Barrett’s esophagus is a complication of gastroesophageal reflux disease, or GERD, and can sometimes be a precursor for esophageal cancer. The condition occurs when the tissue lining the esophagus (the tube that carries food from the mouth to the stomach) begins to resemble tissue that lines the intestines as a result of chronic regurgitation of stomach acid into the esophagus.
The condition is surprisingly common. Approximately one in six Americans has reflux symptoms weekly, and about 10 percent of these Americans have Barrett’s esophagus.
“Barrett’s esophagus is considered a pre-cancer, but with careful monitoring and treatment, specialists can help prevent it from turning into cancer,” says Charles Fuchs, MD, MPH, director of the Gastrointestinal Cancer Center at Dana-Farber/Brigham and Women’s Cancer Center.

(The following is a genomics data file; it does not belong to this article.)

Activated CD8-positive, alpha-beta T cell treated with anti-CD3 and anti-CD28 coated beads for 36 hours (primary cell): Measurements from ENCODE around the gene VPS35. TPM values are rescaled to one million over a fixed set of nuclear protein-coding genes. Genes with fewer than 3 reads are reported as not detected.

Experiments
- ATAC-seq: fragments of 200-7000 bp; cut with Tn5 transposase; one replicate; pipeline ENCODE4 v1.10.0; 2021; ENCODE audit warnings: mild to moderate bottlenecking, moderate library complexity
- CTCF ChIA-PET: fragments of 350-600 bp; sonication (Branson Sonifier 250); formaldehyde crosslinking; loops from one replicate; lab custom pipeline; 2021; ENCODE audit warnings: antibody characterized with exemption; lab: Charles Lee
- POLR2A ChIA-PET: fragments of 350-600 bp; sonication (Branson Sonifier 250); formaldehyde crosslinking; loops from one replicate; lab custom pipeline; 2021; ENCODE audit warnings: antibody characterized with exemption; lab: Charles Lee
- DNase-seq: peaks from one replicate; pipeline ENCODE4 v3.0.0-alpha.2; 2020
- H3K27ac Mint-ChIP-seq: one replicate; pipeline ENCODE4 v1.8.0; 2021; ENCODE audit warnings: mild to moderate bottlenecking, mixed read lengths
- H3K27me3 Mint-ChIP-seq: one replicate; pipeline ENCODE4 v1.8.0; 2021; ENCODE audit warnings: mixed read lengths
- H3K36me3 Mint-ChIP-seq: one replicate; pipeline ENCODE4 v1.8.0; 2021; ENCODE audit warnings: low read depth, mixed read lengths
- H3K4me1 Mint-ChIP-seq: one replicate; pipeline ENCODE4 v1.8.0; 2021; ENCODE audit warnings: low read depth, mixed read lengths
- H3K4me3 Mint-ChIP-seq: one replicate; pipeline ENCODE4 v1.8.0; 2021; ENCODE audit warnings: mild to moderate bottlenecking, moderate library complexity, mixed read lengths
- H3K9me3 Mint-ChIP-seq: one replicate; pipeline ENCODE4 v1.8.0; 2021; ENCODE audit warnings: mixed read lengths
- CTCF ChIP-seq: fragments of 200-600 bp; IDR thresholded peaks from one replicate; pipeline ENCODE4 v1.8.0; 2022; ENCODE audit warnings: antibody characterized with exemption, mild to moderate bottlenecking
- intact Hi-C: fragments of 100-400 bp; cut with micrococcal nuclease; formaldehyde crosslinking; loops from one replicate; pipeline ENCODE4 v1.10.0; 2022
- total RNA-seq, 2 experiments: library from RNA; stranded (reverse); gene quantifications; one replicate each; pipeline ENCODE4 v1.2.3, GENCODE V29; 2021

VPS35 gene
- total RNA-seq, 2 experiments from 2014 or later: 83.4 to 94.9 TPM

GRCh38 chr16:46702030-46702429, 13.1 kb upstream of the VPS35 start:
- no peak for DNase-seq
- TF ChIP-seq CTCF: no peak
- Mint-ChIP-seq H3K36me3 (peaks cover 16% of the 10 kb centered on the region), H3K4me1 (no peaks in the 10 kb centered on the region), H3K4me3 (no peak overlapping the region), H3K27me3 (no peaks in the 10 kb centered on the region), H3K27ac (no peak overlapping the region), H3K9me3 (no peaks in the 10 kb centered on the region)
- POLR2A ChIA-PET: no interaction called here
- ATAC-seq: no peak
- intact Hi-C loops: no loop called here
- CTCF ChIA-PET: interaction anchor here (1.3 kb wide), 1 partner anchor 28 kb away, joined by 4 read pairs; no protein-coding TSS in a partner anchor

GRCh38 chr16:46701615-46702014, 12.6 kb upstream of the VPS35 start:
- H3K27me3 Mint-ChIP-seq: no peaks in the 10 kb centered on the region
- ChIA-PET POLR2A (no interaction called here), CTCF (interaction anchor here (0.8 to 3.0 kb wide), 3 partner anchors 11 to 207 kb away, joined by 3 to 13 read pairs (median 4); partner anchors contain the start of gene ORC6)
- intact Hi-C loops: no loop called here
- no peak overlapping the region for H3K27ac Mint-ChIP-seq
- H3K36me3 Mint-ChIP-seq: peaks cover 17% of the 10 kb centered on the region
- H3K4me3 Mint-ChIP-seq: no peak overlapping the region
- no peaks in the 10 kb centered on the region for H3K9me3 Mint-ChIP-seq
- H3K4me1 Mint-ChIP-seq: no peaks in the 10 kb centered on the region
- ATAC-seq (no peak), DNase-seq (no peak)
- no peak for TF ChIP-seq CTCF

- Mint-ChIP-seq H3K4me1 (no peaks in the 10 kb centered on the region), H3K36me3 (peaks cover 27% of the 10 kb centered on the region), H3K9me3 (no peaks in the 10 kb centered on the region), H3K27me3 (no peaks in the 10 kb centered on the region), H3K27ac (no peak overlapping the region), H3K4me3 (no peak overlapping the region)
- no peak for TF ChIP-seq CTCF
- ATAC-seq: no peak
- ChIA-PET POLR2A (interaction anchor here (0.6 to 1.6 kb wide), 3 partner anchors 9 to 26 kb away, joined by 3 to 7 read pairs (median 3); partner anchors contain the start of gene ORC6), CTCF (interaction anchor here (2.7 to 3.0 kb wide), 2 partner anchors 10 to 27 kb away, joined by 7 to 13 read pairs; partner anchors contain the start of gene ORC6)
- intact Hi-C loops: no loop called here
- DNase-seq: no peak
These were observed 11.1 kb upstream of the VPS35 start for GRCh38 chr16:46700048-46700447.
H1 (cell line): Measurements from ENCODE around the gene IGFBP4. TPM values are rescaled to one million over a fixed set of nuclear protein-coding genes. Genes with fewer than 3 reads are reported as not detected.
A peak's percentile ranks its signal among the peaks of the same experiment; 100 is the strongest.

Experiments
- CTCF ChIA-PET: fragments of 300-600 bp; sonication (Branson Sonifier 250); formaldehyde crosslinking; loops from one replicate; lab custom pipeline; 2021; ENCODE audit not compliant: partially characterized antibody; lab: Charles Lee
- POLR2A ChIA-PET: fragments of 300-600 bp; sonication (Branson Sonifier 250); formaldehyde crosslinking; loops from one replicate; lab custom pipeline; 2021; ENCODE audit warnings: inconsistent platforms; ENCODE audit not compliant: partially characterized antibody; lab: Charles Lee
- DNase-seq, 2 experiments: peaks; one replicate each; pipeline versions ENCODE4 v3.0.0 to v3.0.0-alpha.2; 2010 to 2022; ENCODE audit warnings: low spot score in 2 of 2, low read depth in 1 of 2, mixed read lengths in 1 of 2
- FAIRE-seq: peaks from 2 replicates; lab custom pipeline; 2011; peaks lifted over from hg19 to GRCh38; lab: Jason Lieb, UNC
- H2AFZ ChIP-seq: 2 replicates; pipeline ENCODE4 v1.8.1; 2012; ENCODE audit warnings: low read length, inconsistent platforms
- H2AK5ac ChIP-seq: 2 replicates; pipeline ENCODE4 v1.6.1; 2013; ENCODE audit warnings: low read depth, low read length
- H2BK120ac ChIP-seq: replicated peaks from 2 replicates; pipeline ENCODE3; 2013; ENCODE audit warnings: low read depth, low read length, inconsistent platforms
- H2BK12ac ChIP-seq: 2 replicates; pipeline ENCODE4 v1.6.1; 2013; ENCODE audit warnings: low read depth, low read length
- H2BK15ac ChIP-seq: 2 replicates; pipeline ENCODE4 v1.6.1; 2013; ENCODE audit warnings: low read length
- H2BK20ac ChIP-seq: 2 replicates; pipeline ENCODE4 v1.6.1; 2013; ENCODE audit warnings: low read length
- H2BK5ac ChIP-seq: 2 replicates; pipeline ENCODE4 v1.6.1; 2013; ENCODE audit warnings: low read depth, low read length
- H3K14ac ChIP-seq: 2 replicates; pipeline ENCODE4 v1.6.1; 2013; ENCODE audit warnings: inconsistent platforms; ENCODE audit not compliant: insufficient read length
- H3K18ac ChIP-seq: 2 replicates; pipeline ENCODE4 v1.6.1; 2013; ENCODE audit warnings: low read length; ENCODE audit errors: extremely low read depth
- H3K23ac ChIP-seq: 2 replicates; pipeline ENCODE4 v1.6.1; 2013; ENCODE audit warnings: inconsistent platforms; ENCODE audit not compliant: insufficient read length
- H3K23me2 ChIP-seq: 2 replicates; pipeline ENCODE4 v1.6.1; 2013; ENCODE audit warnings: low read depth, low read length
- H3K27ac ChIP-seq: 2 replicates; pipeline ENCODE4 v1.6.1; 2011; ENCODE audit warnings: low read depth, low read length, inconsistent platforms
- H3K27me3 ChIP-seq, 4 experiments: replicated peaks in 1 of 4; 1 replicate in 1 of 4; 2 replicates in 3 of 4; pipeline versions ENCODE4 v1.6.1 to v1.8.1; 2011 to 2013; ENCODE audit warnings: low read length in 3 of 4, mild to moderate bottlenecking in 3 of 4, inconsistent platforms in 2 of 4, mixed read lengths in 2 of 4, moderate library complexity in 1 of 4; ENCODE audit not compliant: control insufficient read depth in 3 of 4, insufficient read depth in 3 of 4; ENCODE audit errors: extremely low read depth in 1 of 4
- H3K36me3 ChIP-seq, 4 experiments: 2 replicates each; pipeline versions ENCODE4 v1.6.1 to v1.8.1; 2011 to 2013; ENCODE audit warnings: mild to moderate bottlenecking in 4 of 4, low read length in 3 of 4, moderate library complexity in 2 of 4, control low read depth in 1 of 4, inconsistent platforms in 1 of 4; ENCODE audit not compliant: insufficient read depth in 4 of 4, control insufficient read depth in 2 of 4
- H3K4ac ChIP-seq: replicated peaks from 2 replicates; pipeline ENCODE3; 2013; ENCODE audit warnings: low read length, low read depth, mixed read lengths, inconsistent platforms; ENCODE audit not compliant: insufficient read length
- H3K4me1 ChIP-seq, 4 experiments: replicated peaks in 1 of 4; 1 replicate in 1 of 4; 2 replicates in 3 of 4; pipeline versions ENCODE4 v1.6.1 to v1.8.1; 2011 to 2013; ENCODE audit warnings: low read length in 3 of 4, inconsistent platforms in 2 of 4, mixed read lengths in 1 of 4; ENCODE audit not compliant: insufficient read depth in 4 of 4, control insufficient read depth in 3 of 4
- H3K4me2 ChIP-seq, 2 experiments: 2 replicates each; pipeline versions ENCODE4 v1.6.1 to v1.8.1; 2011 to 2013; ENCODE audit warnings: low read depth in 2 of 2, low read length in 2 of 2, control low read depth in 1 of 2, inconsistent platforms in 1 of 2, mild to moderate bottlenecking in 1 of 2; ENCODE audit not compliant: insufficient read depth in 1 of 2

Here are five things you should know about Barrett’s esophagus:
What are the symptoms of Barrett’s esophagus?
Because Barrett’s esophagus is often a complication of GERD, many people show symptoms of GERD. These include chronic heartburn, nausea, pain in the chest or upper abdomen, vomiting, problems swallowing, or respiratory problems.
How does Barrett’s esophagus relate to esophageal cancer?
Having Barrett’s esophagus slightly increases your risk of developing esophageal adenocarcinoma, a cancer of the esophagus. If diagnosed with Barrett’s esophagus, it is important to have regular exams to detect precancerous cells. If the cells are caught early, they can be treated before they spread.